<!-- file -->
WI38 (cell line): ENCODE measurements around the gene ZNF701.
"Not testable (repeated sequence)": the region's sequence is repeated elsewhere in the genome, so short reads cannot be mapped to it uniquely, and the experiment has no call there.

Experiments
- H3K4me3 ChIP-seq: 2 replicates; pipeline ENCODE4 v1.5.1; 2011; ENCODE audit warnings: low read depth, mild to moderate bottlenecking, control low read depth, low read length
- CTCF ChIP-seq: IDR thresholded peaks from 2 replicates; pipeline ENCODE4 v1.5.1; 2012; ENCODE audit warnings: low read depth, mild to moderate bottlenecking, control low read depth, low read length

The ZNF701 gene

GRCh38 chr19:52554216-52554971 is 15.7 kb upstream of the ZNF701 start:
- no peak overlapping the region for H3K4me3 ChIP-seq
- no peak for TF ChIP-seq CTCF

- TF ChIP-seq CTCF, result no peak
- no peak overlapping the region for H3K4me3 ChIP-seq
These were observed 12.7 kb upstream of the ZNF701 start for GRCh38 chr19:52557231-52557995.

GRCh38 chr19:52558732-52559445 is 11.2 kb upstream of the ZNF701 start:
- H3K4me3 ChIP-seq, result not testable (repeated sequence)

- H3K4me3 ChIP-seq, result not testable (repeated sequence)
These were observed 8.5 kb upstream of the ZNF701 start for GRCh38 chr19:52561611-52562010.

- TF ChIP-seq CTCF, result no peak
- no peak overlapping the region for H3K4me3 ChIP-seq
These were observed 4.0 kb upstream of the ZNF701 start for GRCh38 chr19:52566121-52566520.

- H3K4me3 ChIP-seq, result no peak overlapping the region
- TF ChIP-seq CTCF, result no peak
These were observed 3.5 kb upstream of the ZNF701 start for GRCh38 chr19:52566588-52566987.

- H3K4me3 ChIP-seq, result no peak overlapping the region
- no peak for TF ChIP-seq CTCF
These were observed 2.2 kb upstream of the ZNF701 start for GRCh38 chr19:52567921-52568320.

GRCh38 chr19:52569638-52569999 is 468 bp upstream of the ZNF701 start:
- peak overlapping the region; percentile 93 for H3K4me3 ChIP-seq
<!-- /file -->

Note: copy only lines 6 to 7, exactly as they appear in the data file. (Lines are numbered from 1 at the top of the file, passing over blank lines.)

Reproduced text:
The ZNF701 gene

GRCh38 chr19:52554216-52554971 is 15.7 kb upstream of the ZNF701 start: